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And 35% of online adults who are employed use Linked In, compared with 17% of those who are not employed for pay.
Roughly three-in-ten online Americans (31%) use Pinterest, identical to the 31% who used the platform in 2015.
In that context, a national survey of 1,520 adults conducted March 7-April 4, 2016, finds that Facebook continues to be America’s most popular social networking platform by a substantial margin: Nearly eight-in-ten (79%) now use Facebook, more than double the share that uses Twitter (24%), Pinterest (31%), Instagram (32%) or Linked In (29%).
On a total population basis (accounting for Americans who do not use the internet at all), that means that 68% of all U. adults are Facebook users, while 28% use Instagram, 26% use Pinterest, 25% use Linked In and 21% use Twitter.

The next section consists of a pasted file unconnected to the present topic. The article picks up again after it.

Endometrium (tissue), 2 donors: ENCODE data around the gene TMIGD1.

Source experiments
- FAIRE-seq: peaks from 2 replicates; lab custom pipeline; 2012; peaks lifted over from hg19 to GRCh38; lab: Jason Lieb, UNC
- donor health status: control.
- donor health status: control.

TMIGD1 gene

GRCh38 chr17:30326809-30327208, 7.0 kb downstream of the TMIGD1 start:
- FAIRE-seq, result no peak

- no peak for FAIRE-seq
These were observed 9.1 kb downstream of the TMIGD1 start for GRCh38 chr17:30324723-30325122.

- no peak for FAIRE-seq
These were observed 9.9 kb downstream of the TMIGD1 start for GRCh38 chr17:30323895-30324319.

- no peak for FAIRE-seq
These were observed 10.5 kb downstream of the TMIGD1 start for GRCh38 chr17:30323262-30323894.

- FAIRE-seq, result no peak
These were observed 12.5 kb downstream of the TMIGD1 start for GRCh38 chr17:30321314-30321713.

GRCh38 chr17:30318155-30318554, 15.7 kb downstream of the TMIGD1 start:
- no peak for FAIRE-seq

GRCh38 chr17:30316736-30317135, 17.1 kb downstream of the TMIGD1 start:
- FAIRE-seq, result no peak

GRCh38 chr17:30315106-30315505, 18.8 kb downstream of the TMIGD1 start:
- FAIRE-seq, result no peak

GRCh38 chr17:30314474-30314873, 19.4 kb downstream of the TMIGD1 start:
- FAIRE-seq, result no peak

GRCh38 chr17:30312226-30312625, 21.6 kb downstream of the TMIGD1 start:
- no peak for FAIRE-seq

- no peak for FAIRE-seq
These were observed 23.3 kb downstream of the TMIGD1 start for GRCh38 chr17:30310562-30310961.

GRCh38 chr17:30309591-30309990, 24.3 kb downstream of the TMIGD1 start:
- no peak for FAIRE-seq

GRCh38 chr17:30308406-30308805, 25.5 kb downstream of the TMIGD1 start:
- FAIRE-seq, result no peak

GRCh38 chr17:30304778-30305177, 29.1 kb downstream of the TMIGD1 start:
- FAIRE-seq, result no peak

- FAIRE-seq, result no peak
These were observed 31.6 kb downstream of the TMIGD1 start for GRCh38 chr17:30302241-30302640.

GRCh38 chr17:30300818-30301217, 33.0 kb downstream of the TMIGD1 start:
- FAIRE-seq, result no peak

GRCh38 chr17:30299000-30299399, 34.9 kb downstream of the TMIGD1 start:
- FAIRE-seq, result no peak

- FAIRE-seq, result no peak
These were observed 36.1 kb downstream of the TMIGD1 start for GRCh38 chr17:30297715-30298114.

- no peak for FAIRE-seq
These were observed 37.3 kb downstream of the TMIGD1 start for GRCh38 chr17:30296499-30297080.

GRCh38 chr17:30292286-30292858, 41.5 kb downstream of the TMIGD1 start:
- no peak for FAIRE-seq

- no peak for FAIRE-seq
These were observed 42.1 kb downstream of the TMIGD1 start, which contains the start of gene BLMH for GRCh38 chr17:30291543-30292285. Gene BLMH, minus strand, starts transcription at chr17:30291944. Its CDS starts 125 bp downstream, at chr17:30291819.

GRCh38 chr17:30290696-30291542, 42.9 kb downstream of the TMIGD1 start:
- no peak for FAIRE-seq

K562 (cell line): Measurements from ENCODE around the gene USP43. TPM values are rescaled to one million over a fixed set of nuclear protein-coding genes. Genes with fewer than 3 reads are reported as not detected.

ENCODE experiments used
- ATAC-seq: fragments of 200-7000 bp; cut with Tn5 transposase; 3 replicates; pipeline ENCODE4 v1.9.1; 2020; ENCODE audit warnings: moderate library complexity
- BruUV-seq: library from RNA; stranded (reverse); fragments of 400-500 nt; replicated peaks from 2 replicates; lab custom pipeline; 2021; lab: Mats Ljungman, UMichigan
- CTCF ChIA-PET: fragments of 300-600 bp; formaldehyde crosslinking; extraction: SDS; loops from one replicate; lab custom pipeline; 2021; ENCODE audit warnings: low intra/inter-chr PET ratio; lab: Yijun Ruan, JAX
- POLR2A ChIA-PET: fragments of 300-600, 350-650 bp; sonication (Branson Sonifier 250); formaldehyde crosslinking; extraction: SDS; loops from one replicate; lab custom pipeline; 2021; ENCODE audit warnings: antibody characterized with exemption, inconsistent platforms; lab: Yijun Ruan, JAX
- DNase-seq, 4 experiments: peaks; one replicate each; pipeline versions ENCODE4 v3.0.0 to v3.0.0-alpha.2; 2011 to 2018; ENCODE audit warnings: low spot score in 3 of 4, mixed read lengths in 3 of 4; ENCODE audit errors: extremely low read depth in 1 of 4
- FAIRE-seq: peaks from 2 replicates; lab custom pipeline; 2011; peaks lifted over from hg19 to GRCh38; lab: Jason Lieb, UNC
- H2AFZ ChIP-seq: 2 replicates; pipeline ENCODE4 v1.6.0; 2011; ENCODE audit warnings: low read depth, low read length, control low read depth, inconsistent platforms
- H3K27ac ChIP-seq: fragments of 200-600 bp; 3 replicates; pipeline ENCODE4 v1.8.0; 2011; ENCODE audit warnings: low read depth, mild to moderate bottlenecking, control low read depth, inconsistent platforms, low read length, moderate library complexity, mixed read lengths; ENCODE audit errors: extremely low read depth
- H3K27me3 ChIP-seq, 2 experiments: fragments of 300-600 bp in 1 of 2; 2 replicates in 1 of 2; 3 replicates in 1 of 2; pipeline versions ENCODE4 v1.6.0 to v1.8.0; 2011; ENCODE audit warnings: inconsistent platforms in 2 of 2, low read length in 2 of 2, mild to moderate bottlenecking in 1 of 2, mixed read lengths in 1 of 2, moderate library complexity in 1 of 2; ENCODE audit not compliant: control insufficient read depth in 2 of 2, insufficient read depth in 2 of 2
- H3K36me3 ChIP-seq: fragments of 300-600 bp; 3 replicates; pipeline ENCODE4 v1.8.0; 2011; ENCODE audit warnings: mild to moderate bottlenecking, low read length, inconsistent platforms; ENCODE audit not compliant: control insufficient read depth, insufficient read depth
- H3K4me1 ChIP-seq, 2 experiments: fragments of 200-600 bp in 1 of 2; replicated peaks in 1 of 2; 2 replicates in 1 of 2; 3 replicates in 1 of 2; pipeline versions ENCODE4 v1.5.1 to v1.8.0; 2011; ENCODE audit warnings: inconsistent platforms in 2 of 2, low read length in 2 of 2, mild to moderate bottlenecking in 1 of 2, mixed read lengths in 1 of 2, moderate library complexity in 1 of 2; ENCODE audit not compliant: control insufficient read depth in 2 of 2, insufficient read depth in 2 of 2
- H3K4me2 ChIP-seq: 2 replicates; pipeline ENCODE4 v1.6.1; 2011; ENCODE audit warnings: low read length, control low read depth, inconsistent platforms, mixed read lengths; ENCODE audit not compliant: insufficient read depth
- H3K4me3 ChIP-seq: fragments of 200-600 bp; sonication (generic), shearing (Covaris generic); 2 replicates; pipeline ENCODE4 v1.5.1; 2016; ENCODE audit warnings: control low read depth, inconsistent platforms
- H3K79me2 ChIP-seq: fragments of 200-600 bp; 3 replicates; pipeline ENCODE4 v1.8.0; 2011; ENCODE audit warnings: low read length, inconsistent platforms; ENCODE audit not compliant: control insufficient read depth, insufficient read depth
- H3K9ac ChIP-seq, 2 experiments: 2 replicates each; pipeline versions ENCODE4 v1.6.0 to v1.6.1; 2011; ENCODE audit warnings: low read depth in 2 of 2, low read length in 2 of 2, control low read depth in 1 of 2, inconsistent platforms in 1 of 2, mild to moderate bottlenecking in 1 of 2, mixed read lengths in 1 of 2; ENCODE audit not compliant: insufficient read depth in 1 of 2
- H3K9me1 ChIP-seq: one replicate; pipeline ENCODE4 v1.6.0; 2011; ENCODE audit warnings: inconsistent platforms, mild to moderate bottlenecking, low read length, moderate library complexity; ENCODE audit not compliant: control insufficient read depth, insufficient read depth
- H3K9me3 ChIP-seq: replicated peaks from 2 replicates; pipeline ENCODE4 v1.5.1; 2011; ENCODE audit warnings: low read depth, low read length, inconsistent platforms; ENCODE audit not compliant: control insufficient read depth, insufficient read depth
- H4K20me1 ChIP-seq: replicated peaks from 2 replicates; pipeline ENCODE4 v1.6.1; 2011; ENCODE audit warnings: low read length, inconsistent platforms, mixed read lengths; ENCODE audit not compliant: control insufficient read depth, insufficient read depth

In addition, women continue to use Facebook at somewhat higher rates than men: 83% of female internet users and 75% of male internet users are Facebook adopters.
Around one-third of online adults (32%) report using Instagram – roughly the same share as in 2015, when 27% of online adults did so.
Similarly, 45% of online adults with an annual household income of ,000 or more use Linked In, compared with just 21% of those living in households with an annual income of less than ,000.
What follows is a deeper examination of the current state of the social media landscape in America.
Roughly eight-in-ten online Americans (79%) now use Facebook, a 7-percentage-point increase from a survey conducted at a similar point in 2015.
Over the past decade, Pew Research Center has documented the wide variety of ways in which Americans use social media to seek out information and interact with others.
A majority of Americans now say they get news via social media, and half of the public has turned to these sites to learn about the 2016 presidential election.